[Pitch] SPM: Lift ‘minimum deployment target’ constraint for package dependencies

Swift Package manager currently constrains the inclusion of a dependency to packages with an equal or lower deployment target than the host package. While this is intuitive at first-glance, in practice, the limitation causes issues and workarounds that are undesirable.

Elsewhere in the system, it is permitted to import libraries that aren't available to the minimum deployment target. You just need to gate usage of that library's APIs behind availability checks:

// App with <iOS 13 deployment target.
import SwiftUI // introduced iOS 13. No worries, you can import here.

@availability(iOS 13, *)
var someCoolView: some View { // This is fine.

However, with SPM, if you wish use a package behind availability checks, you can't – as you can't include the library as a dependency in the first place. Developers have been getting around this restriction by branching packages, lowering the minimum deployment target and marking all APIs with @available attributes. Package maintainers have been working around this issue by doing the same thing.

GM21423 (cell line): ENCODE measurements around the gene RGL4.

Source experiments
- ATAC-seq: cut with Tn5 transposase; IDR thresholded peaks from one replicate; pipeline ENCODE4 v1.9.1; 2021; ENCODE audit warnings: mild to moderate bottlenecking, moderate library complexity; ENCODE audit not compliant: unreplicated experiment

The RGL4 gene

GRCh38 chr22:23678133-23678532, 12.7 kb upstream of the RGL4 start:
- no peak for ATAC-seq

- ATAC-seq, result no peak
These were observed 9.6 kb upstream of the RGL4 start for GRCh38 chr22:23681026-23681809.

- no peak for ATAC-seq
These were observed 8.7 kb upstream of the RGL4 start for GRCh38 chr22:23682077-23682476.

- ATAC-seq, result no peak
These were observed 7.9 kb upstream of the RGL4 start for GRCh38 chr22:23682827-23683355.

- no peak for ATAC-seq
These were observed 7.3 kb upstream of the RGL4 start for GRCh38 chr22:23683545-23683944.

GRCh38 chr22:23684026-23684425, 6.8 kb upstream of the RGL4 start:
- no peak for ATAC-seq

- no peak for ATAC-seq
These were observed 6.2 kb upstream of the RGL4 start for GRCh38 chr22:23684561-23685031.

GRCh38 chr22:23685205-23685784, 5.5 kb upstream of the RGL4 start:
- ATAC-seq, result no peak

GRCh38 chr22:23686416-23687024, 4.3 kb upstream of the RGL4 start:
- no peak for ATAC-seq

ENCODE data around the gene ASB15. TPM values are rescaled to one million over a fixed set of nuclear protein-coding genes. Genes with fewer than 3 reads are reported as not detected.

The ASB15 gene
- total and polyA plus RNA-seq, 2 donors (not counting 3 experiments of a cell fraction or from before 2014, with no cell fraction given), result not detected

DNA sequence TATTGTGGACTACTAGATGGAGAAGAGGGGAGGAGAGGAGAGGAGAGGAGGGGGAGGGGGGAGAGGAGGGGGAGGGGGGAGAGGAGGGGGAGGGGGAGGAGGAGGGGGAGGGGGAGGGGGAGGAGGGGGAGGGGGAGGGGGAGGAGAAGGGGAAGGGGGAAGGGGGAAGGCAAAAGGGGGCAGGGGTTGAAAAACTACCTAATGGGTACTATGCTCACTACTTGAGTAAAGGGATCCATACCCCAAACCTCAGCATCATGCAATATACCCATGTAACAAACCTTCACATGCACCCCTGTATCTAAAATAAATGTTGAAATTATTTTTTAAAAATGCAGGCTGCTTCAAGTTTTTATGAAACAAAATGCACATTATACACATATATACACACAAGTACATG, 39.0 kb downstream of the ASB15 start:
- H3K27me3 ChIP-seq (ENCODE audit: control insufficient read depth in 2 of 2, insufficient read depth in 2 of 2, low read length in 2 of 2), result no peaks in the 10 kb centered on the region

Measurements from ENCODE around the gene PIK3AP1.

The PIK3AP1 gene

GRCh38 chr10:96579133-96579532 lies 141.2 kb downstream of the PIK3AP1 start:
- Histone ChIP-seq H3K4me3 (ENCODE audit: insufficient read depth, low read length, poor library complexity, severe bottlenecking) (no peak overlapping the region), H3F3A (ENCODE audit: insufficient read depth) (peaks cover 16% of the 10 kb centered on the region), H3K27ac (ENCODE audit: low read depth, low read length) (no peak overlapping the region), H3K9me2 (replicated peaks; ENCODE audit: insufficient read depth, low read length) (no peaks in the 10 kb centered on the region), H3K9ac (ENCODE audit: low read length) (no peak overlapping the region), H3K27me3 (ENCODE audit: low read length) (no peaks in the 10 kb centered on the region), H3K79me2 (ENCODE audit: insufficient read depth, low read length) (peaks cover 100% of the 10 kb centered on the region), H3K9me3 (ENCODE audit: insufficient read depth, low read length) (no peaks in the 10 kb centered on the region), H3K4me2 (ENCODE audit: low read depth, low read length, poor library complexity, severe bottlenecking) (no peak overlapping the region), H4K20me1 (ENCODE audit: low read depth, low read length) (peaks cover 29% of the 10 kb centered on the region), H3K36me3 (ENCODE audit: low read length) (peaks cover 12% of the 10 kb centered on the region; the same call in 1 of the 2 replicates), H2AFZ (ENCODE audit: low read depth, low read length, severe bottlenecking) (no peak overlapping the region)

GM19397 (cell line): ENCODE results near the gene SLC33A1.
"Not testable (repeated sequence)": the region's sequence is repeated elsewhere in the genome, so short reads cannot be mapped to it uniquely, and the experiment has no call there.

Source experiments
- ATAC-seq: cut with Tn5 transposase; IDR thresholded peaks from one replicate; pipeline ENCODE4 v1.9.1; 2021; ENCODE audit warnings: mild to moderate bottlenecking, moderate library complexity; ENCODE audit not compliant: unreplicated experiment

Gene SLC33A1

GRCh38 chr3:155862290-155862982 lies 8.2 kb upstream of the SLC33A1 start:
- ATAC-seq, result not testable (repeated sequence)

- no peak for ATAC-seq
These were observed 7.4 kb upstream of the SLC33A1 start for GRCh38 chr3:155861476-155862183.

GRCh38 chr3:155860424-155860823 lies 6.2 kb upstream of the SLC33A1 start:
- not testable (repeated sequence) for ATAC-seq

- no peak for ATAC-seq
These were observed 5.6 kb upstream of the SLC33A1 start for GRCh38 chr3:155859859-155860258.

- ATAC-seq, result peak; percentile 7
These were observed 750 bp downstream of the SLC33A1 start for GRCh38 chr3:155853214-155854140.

It would be far more convenient if Swift Package Manager allowed dependencies with greater minimum deployment targets than the target application's minimum deployment target, and then implicitly added the @available checks on the developer's behalf – matching the current experience for system libraries.


I think the current behavior is actually what matches how system frameworks work. The author marks individual APIs if they want to offer different functionality based on availability or they make an entire library available only to client's with a certain deployment target.

No, system frameworks always have all APIs marked with availability, or they're assumed to always be available.

There can be differences in compiling with different deployment targets beyond just availability. In particular, a newer deployment target means the compiler may use optimizations that are only available on newer OSs, or omit metadata that's only used by older OSs. This should be transparent, but in extremely rare cases it can cause detectable behavior change; for example, Objective-C code could be relying on -fobjc-constant-literals actually putting literals in the constant data section of the binary.

But I don't think that should block this change. It might be tricky to implement, but I can't think of any semantic reason why it would be unsound.

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